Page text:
Anyone who's rented in London will have at least one nightmare story. Perhaps the electricity used to cut out mid-shower, leaving you to grope around in the dark for a towel. Or you nicknamed the house rat “Albert Einstein” for the ingenious ways it found to return to the kitchen cupboards. Certainly, you’ll have something to say about the extortionate rent charged by sadistic landlords.
As the pandemic strips London life of its highs – pubs, nightlife, the chance to spot a C-list celebrity outside Monument station – many have decided that the capital is no longer worth the misery, and moved elsewhere. This seems especially true for those who are not from London. An estimated 700,000 foreign nationals left the city between the third quarter of 2019 and the same period in 2020, according to some estimates.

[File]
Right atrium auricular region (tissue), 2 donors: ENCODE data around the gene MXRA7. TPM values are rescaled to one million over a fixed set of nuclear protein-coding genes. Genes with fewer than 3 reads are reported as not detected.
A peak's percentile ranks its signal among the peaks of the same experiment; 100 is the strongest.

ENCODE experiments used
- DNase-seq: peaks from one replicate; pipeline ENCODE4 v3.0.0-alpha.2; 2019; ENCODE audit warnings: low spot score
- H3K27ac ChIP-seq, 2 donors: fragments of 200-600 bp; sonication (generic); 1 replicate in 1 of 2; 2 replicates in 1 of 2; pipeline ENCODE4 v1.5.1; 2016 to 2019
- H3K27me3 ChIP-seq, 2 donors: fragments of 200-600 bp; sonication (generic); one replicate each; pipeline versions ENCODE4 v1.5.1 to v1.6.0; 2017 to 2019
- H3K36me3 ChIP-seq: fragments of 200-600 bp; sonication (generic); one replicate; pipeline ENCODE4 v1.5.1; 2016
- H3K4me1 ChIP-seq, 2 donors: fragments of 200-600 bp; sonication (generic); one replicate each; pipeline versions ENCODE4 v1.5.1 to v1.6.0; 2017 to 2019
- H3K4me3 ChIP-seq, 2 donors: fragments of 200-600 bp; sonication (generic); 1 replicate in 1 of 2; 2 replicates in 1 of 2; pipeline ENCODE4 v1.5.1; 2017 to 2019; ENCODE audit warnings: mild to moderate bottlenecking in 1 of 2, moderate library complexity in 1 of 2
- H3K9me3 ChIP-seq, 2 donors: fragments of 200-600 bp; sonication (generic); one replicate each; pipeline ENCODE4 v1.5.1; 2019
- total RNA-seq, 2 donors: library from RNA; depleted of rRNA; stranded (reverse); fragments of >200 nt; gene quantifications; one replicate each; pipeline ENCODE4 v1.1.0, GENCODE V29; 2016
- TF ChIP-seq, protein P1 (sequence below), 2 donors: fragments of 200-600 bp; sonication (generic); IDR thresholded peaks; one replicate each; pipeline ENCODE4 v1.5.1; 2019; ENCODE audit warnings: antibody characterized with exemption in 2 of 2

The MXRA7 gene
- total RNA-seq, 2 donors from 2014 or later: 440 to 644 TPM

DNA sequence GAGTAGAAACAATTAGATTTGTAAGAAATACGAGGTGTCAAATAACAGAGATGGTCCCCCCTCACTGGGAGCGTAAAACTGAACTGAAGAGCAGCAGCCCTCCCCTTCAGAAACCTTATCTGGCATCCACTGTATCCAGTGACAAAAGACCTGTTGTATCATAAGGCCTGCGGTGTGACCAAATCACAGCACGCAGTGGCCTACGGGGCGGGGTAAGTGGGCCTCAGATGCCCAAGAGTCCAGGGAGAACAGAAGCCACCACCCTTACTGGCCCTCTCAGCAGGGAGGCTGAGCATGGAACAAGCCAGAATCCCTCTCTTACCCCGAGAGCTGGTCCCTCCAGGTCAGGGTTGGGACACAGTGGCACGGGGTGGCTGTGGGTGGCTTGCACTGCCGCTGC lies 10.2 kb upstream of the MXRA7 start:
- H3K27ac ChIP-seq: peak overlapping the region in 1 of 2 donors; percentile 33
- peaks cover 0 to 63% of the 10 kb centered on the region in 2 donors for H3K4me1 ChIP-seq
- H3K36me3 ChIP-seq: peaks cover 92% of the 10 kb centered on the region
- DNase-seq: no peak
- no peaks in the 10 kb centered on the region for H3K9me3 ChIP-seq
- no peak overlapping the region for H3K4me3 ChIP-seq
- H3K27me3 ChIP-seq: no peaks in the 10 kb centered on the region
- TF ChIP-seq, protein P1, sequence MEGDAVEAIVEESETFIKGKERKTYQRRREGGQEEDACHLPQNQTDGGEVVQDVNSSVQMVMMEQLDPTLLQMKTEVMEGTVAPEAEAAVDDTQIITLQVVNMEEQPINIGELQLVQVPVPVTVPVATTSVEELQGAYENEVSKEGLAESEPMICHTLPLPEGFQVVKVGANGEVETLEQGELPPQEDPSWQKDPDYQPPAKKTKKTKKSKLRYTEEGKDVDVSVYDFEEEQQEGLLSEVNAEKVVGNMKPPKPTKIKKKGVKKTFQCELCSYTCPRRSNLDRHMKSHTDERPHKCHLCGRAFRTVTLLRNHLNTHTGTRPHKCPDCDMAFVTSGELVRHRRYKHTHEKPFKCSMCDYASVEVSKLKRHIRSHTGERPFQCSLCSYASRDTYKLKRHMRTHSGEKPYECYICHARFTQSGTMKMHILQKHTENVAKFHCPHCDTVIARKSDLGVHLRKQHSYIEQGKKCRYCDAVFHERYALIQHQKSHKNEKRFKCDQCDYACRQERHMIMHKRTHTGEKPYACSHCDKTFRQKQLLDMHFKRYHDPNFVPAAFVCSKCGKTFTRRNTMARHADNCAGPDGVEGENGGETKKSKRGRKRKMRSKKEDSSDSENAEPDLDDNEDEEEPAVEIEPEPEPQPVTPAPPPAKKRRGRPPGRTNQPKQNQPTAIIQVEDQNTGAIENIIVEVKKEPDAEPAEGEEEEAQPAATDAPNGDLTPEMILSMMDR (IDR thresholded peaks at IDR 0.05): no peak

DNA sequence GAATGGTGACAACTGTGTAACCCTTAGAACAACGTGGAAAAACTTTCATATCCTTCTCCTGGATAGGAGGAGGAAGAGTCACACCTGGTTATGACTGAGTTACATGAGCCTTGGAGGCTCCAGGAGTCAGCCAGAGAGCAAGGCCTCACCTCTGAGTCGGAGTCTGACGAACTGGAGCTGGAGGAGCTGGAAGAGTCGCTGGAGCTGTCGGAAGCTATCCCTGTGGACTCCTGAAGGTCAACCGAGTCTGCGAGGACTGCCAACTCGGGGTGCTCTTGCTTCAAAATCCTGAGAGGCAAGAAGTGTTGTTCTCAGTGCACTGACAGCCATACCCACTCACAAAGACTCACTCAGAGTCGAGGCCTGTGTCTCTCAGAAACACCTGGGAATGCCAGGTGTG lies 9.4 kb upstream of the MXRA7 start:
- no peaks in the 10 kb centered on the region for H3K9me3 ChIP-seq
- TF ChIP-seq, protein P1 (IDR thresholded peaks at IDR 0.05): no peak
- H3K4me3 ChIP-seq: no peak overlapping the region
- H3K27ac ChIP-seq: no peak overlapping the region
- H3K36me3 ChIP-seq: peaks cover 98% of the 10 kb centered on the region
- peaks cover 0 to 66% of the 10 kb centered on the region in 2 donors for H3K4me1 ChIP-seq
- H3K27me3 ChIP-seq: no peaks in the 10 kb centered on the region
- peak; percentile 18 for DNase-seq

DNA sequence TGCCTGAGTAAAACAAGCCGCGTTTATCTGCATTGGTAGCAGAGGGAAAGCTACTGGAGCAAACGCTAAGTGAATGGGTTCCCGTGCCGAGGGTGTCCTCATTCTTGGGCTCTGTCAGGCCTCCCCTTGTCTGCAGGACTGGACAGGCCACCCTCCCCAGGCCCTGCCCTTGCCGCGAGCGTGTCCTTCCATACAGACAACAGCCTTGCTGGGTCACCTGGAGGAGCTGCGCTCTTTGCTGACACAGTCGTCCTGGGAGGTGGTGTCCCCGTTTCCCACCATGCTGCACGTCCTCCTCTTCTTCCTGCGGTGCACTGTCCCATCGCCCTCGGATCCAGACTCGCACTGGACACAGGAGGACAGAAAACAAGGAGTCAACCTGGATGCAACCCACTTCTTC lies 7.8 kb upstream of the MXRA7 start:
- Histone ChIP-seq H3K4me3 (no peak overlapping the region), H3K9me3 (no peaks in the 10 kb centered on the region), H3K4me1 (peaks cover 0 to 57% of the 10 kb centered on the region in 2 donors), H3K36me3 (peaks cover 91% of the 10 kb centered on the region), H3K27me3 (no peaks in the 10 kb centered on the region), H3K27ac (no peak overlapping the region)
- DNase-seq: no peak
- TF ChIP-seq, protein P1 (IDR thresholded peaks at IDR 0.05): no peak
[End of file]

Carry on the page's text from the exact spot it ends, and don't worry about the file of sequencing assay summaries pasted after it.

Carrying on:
But what about those who remain? VICE spoke to foreigners still living in London to find out what shocked them about renting in the capital.
“People just don't realise they have rights”
When it comes to renting, I think people can get used to living somewhere horrible, and they accept it. In my friend’s flat, the ceiling was collapsing into the kitchen. All the surfaces, the carpet, even the toilet, were dirty. It looked more like a squat.
I asked them, “Why are you living here? You should report this” and they didn’t think of it. People just don’t realise they have rights. Living in these places can lower your sense of self-worth, but we should still complain about these things. Certain standards have to be met.
That being said, the grass is always greener on the other side. In Germany, things are getting really hard with housing. There's much more demand for housing in the cities, and we don't have enough social housing, so the poor and unemployed are being pushed out. The world has got problems with housing everywhere. Silvie, 31, Germany.
“My flatmate had taken a shit in the bath”